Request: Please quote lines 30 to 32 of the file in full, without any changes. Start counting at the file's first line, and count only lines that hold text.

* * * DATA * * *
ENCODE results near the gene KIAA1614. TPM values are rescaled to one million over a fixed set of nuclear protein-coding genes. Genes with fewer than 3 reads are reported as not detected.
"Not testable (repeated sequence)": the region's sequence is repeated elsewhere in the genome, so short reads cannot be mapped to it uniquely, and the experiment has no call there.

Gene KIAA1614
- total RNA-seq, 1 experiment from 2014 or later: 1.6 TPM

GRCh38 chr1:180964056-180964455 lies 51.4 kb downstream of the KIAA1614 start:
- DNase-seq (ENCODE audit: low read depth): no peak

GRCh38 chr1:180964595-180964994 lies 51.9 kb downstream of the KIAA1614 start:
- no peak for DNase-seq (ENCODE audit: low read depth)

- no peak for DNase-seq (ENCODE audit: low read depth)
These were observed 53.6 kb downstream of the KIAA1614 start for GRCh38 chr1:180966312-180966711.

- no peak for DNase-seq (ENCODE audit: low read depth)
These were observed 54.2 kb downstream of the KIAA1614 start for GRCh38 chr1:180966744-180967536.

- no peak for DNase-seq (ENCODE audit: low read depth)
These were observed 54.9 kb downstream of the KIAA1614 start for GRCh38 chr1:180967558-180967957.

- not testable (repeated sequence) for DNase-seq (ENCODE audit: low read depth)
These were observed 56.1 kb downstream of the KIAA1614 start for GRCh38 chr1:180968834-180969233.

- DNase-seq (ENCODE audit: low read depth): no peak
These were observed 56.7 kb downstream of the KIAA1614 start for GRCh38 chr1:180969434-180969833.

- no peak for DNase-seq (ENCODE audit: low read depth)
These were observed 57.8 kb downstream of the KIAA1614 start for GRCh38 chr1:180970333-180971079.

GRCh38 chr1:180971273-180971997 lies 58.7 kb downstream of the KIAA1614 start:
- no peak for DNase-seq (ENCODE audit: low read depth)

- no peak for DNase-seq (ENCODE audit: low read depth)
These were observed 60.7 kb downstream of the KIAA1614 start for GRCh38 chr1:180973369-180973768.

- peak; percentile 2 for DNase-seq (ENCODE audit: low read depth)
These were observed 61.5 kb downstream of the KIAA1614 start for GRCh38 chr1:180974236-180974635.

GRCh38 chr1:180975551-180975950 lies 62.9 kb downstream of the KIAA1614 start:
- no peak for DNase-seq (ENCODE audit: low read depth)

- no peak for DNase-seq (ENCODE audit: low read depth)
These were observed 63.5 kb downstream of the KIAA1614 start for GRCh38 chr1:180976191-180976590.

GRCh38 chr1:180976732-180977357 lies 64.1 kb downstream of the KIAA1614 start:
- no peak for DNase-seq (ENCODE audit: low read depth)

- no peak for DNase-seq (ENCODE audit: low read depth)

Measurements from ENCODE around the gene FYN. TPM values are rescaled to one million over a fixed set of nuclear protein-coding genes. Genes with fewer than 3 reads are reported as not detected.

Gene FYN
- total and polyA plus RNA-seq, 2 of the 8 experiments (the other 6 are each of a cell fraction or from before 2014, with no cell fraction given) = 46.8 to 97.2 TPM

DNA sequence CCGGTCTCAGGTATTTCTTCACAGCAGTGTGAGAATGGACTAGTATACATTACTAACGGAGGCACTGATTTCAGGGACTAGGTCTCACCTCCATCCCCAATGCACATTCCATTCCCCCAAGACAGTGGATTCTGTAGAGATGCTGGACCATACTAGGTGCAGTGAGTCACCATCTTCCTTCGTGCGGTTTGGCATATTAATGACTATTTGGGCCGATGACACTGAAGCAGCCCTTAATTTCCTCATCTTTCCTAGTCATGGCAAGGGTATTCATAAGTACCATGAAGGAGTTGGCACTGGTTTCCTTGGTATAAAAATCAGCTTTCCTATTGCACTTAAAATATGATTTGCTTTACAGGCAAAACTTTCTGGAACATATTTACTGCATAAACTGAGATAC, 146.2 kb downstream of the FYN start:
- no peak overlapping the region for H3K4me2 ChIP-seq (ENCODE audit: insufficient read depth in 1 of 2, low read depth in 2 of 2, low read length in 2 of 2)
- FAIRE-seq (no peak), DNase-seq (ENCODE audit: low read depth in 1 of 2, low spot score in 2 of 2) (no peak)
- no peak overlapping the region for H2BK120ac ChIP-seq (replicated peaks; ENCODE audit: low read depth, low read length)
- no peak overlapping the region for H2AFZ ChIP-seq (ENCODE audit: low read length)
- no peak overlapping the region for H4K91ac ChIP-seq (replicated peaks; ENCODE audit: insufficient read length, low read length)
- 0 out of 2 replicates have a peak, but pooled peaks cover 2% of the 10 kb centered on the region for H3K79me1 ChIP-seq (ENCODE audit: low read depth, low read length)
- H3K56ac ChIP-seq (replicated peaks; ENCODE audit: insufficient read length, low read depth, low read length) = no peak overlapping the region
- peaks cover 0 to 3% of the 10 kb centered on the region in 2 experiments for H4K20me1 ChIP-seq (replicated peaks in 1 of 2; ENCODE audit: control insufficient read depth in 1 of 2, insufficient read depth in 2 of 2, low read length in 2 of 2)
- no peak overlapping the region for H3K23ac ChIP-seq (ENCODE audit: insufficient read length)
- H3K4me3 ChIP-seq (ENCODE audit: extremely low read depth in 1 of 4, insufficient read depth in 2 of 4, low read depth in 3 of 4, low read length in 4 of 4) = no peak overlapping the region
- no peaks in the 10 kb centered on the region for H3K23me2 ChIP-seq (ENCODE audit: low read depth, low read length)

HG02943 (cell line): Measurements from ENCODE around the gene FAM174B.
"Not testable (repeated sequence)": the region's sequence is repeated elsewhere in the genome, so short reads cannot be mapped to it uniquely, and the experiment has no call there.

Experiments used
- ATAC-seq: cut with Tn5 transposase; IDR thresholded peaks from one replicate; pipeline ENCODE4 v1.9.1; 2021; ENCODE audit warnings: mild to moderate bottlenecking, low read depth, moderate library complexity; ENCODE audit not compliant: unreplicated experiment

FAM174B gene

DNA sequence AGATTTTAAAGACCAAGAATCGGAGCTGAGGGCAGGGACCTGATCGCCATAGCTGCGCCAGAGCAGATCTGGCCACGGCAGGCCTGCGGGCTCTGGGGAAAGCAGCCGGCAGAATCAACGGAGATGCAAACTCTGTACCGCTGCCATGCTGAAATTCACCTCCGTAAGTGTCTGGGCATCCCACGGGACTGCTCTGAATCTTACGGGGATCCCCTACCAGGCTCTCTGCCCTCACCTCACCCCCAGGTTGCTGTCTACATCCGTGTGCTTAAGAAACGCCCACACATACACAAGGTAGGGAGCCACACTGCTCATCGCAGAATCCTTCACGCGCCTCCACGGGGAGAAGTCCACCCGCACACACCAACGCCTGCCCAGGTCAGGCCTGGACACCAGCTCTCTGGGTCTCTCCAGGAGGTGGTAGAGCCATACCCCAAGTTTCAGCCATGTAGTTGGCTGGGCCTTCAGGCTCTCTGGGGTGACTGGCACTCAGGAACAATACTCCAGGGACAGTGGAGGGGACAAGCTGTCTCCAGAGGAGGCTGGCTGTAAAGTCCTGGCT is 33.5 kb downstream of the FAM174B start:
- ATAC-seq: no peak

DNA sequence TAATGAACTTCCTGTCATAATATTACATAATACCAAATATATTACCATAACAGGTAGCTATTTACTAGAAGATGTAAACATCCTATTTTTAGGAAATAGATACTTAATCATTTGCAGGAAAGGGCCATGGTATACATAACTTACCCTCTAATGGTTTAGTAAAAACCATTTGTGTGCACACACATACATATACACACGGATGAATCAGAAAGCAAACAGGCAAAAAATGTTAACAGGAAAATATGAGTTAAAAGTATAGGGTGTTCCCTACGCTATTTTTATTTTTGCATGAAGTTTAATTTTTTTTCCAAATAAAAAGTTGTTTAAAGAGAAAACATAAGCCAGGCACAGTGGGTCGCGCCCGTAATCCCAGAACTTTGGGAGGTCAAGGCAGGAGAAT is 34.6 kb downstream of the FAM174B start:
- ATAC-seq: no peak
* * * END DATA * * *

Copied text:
These were observed 63.5 kb downstream of the KIAA1614 start for GRCh38 chr1:180976191-180976590.

GRCh38 chr1:180976732-180977357 lies 64.1 kb downstream of the KIAA1614 start:
- no peak for DNase-seq (ENCODE audit: low read depth)